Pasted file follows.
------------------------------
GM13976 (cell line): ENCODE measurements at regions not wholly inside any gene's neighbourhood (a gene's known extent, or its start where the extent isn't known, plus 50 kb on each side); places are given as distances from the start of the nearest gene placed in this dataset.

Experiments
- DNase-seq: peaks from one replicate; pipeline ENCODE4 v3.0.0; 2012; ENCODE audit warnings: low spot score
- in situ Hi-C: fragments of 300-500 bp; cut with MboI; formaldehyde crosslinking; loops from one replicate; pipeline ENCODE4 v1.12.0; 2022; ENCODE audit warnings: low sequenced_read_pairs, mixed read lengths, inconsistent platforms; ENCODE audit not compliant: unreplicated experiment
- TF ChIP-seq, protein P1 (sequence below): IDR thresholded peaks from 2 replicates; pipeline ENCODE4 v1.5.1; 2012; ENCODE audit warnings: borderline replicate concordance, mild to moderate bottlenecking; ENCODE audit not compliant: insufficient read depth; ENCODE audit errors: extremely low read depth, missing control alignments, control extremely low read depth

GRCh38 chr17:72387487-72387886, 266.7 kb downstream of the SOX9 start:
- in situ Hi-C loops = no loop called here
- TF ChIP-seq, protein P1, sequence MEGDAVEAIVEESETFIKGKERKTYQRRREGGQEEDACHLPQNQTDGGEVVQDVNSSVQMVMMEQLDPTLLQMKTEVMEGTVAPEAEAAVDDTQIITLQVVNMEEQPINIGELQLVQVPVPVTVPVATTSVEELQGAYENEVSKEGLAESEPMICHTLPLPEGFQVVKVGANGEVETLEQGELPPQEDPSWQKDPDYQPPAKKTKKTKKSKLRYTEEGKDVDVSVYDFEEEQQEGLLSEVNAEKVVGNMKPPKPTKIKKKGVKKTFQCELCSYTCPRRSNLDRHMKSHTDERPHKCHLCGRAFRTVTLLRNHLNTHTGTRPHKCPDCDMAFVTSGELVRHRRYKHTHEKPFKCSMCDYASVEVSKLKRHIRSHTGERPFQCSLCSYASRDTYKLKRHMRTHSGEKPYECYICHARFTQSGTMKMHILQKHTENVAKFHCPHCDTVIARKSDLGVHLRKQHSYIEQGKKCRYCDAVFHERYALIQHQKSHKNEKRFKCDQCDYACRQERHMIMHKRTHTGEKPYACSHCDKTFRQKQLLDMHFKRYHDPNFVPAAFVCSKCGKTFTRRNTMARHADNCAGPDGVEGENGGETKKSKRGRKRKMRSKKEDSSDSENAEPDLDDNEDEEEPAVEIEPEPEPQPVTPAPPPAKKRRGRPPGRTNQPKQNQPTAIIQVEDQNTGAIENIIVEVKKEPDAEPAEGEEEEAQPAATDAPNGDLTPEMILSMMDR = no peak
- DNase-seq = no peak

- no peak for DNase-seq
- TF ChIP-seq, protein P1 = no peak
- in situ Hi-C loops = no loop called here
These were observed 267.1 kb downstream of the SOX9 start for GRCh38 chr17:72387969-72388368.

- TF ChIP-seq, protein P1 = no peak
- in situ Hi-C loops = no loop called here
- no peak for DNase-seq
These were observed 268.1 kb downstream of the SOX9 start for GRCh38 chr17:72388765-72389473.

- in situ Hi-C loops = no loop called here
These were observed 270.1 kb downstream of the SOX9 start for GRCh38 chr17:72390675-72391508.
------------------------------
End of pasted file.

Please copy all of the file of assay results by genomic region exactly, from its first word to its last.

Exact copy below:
GM13976 (cell line): ENCODE measurements at regions not wholly inside any gene's neighbourhood (a gene's known extent, or its start where the extent isn't known, plus 50 kb on each side); places are given as distances from the start of the nearest gene placed in this dataset.

Experiments
- DNase-seq: peaks from one replicate; pipeline ENCODE4 v3.0.0; 2012; ENCODE audit warnings: low spot score
- in situ Hi-C: fragments of 300-500 bp; cut with MboI; formaldehyde crosslinking; loops from one replicate; pipeline ENCODE4 v1.12.0; 2022; ENCODE audit warnings: low sequenced_read_pairs, mixed read lengths, inconsistent platforms; ENCODE audit not compliant: unreplicated experiment
- TF ChIP-seq, protein P1 (sequence below): IDR thresholded peaks from 2 replicates; pipeline ENCODE4 v1.5.1; 2012; ENCODE audit warnings: borderline replicate concordance, mild to moderate bottlenecking; ENCODE audit not compliant: insufficient read depth; ENCODE audit errors: extremely low read depth, missing control alignments, control extremely low read depth

GRCh38 chr17:72387487-72387886, 266.7 kb downstream of the SOX9 start:
- in situ Hi-C loops = no loop called here
- TF ChIP-seq, protein P1, sequence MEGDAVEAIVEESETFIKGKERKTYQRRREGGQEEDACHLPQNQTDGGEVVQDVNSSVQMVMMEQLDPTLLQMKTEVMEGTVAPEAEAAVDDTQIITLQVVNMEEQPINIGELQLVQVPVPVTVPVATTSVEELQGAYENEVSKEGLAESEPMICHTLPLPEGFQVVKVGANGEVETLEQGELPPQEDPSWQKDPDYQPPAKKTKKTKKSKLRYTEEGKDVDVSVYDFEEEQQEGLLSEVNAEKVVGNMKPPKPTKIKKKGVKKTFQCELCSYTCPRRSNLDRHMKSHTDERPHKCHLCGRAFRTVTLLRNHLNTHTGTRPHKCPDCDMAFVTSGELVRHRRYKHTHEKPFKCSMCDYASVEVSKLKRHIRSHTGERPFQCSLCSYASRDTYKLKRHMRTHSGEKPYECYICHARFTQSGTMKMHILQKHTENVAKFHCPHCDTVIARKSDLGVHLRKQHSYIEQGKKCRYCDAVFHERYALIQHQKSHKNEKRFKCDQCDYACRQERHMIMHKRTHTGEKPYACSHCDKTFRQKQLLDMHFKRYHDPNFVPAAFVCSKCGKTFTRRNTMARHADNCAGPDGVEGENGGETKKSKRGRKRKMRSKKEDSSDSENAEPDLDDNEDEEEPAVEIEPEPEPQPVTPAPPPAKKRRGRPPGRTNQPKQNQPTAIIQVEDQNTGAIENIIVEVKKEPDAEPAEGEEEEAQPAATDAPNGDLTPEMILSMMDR = no peak
- DNase-seq = no peak

- no peak for DNase-seq
- TF ChIP-seq, protein P1 = no peak
- in situ Hi-C loops = no loop called here
These were observed 267.1 kb downstream of the SOX9 start for GRCh38 chr17:72387969-72388368.

- TF ChIP-seq, protein P1 = no peak
- in situ Hi-C loops = no loop called here
- no peak for DNase-seq
These were observed 268.1 kb downstream of the SOX9 start for GRCh38 chr17:72388765-72389473.

- in situ Hi-C loops = no loop called here
These were observed 270.1 kb downstream of the SOX9 start for GRCh38 chr17:72390675-72391508.